Most of the medical alerts you’ll find in a Google search are the standard systems that use a speakerphone in the base station for two-way communication.
Here’s how they work:
When you have an emergency, you press the panic button you wear on your wrist or around your neck (or clipped to your belt).
The base station receives the signal and dials the monitoring center. At the monitoring center, the computers recognize the unit and bring up your personal information. A trained responder comes on the phone and helps you with your situation, whether that’s having a neighbor come over or rushing an ambulance to your door.
You talk to the emergency responder through your base station speakerphone.
The main drawback of this kind of system is that if you’re far away from the speakerphone, or there’s noise that prevents you from hearing it, communication with the monitoring center can be difficult. If this is a concern, check out the Medipendant, a monitored medical alert that has “talk-through-the-pendant” functionality.
There are several different designs on the market, and hundreds of thousands of units installed in homes all around the world.
If you’re interested in a standard medical alert, you have a lot of choices.
I could list them all, but that would get pretty overwhelming. Instead, I’ll carve off just a few to talk about.
1. Bay Alarm Medical
I’m listing Bay Alarm Medical here for two reasons. First is that their pricing is better than most of their competitors. Second is that I know they have a no-pressure sales atmosphere.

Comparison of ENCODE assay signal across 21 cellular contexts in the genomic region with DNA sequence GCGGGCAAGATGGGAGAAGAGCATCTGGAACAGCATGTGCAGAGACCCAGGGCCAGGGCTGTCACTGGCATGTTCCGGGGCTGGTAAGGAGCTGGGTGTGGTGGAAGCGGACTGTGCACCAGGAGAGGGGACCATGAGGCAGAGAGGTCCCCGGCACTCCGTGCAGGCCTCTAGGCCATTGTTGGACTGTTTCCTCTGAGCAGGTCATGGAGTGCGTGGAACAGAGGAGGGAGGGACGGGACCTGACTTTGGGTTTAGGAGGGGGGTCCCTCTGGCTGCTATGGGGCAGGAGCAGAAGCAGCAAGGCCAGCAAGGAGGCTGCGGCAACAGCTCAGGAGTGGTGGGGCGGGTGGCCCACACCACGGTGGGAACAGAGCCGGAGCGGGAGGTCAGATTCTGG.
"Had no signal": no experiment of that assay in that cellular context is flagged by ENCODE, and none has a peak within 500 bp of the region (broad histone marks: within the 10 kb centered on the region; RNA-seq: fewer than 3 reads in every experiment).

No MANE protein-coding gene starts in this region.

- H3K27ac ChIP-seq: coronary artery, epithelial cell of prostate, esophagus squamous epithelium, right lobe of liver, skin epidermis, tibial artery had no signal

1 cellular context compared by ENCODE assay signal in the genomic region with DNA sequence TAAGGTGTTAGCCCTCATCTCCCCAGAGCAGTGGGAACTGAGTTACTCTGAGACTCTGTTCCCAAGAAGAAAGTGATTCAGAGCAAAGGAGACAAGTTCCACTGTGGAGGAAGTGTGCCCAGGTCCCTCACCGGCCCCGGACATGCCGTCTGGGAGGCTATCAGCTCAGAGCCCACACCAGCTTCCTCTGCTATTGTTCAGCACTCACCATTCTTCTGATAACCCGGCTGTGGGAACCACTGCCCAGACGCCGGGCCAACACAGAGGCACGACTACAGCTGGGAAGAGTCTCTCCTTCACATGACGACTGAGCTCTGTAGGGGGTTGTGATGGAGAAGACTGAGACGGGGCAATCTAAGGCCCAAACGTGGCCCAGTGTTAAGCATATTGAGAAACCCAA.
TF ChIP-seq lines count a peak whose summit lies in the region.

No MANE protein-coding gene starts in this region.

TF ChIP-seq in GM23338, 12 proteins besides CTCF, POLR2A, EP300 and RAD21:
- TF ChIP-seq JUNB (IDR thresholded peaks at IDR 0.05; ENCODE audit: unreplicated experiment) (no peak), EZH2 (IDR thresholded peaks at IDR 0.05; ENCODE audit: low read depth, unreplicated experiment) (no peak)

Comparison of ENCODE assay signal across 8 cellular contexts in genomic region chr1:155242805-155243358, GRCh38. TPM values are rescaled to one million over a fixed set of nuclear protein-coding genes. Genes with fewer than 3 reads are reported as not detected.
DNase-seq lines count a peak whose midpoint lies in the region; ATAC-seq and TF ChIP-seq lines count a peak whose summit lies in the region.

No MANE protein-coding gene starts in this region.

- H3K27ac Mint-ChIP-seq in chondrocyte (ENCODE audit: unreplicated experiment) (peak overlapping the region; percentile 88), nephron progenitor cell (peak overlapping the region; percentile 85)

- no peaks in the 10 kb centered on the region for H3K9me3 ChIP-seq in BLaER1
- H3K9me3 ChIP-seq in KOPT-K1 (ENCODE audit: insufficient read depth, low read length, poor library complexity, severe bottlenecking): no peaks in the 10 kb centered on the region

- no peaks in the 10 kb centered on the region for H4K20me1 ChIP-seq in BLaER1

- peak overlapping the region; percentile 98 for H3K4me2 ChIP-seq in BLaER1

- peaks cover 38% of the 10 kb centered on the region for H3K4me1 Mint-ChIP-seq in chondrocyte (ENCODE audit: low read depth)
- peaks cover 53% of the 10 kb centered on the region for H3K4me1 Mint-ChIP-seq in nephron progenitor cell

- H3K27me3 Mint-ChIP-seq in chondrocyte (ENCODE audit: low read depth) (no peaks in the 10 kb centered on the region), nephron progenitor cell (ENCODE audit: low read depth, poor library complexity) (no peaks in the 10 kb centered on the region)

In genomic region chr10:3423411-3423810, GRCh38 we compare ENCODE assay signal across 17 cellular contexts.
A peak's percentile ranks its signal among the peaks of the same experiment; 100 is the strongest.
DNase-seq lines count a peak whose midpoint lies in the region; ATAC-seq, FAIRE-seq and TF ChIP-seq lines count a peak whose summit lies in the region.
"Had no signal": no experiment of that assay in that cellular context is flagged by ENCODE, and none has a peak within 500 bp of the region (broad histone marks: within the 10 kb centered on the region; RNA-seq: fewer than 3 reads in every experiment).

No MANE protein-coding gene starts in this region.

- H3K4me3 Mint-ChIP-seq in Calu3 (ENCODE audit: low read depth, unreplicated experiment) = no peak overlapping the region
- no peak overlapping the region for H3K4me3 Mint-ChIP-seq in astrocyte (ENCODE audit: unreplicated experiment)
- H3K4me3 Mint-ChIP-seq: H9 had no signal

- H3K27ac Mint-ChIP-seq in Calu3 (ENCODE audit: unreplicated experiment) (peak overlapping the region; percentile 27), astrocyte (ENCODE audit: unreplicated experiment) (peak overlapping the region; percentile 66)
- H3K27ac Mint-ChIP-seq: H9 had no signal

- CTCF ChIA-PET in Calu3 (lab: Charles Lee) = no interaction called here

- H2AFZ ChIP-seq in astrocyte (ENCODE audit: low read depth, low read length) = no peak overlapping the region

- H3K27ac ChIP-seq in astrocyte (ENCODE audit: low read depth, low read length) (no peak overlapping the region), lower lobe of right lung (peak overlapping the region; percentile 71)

I made a video review of their service. See the videos about Bay Alarm here. (If they mention a coupon code, that’s out of date. No more coupon code! Sorry.
Visit Bay Alarm Medical.
LifeFone is a monitored medical alert system that costs about $28 a month billed quarterly. They run their own monitoring center, a plus, and they’ve been in business since 1976. LifeFone currently uses the “standard” two-way base-station equipment because it’s time-tested and reliable. When I spoke with a representative from the company, he said the most important things are that the elderly person wears the waterproof button, the battery doesn’t need to be changed often, and the button is simple to press even in an emergency. LifeFone has an A+ rating from the Better Business Bureau. They offer the LifeFone Emergency Care Plan™ that provides a customized response in an emergency based on your preferences. LifeFone has updated their service so they now offer a base station that works without a landline. They also offer complete home protection packages including fire / smoke / carbon monoxide detection.
LifeStation is a monitored medical alert system that costs about $30 a month. They offer a waterproof button that can be worn as a necklace, on the wrist, or clipped to clothing. They advertise a 400 foot activation range. If you’re out of voice range the monitoring center will follow your predefined instructions about how to send help. LifeStation operates their own UL Listed monitoring center; they do not outsource their call answering. They offer free shipping and do not require a long-term contract. Click here to visit the LifeStation site.
The biggest drawback to these units, in my opinion, is that it can be tough to communicate through the base station speakerphone if you’re far away or there’s other noise.
There are two ways around this problem.
- Anytime the button is pressed, the monitoring center treats it as an emergency, even if they can’t hear you.
- For an additional fee you can usually rent “room extenders” that act as additional speakerphone units.
A lot of people have these speakerphone units and are very satisfied with them.
The alternative is something like the MediPendant, which has two-way communication through the pendant you wear. But you might pay a little more for this.